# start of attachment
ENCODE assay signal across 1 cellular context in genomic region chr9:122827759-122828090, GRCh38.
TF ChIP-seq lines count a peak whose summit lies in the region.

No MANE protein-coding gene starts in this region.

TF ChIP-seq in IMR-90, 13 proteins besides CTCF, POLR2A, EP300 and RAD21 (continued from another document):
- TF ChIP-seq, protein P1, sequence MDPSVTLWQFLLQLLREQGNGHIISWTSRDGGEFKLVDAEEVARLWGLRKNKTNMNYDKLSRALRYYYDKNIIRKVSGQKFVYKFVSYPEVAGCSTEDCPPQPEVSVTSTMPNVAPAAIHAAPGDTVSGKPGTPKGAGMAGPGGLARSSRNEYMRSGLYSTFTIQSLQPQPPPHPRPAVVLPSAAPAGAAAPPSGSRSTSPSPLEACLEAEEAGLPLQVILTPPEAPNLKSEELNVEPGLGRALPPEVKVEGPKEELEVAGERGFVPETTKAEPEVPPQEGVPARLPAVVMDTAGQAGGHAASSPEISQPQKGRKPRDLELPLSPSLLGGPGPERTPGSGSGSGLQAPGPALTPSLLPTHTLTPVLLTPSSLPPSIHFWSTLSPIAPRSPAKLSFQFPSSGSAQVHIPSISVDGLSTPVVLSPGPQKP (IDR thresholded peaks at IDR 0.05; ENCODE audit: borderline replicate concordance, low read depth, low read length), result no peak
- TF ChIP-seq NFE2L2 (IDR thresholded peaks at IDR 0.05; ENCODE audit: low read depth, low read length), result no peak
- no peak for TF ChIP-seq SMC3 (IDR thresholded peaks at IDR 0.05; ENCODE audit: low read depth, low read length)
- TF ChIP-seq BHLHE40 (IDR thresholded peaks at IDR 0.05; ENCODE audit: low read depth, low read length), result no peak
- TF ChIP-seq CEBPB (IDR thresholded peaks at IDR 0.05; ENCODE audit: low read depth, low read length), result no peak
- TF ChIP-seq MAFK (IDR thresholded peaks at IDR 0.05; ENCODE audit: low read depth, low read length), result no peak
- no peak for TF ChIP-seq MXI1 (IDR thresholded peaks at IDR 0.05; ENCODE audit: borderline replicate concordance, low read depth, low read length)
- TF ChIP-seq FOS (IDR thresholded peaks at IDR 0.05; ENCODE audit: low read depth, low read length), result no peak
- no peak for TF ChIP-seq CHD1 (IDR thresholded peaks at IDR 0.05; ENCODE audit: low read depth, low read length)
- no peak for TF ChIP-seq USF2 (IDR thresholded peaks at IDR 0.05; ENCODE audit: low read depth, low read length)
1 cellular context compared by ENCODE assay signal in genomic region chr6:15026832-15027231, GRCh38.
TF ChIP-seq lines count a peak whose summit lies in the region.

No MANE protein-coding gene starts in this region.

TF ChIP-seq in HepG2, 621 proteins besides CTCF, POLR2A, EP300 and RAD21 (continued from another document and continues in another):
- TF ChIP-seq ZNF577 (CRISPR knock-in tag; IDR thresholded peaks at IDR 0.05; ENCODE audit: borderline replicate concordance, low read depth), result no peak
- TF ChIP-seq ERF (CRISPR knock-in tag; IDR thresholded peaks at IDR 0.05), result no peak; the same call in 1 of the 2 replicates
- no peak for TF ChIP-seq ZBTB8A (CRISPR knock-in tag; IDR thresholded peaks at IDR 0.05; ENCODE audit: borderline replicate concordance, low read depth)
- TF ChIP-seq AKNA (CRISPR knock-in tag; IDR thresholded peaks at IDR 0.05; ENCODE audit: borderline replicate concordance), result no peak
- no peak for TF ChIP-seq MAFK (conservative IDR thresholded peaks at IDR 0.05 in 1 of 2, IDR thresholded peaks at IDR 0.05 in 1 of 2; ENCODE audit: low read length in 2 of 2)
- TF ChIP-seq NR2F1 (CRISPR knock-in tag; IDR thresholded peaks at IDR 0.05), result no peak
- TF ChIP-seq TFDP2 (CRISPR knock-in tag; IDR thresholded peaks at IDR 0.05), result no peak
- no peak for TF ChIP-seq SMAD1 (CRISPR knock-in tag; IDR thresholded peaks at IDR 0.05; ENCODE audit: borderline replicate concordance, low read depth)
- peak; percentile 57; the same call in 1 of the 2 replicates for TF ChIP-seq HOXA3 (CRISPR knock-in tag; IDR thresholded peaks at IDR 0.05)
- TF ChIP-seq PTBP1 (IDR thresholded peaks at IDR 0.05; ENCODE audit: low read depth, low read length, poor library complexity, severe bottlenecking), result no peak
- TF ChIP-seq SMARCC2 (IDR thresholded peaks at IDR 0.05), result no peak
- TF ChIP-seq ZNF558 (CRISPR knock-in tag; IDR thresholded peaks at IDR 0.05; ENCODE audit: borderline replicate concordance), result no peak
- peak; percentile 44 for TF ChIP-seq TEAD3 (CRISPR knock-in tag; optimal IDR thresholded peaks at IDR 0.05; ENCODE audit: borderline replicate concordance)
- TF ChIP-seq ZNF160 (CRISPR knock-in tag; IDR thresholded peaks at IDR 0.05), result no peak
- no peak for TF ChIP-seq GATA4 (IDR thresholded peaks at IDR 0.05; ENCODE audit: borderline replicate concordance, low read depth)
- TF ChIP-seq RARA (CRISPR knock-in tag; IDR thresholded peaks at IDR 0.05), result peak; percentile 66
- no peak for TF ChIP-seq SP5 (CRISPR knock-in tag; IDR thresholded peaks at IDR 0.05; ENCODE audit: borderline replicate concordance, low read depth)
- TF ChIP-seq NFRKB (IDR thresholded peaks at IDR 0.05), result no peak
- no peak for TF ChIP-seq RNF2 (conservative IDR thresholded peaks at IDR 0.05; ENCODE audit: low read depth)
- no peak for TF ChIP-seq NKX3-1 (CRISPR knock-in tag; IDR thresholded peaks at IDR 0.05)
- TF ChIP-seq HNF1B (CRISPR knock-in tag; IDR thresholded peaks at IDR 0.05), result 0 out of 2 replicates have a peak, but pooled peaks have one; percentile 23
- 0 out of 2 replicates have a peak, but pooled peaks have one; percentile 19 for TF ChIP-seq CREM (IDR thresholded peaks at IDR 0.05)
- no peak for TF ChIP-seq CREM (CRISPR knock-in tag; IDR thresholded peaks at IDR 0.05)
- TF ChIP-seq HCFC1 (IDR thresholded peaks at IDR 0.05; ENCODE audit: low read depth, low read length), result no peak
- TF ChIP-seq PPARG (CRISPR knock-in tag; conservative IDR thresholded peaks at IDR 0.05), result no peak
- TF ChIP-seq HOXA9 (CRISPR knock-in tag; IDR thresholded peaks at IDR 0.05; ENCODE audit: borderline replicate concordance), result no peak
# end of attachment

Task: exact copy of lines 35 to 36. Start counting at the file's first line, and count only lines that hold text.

- no peak for TF ChIP-seq SP5 (CRISPR knock-in tag; IDR thresholded peaks at IDR 0.05; ENCODE audit: borderline replicate concordance, low read depth)
- TF ChIP-seq NFRKB (IDR thresholded peaks at IDR 0.05), result no peak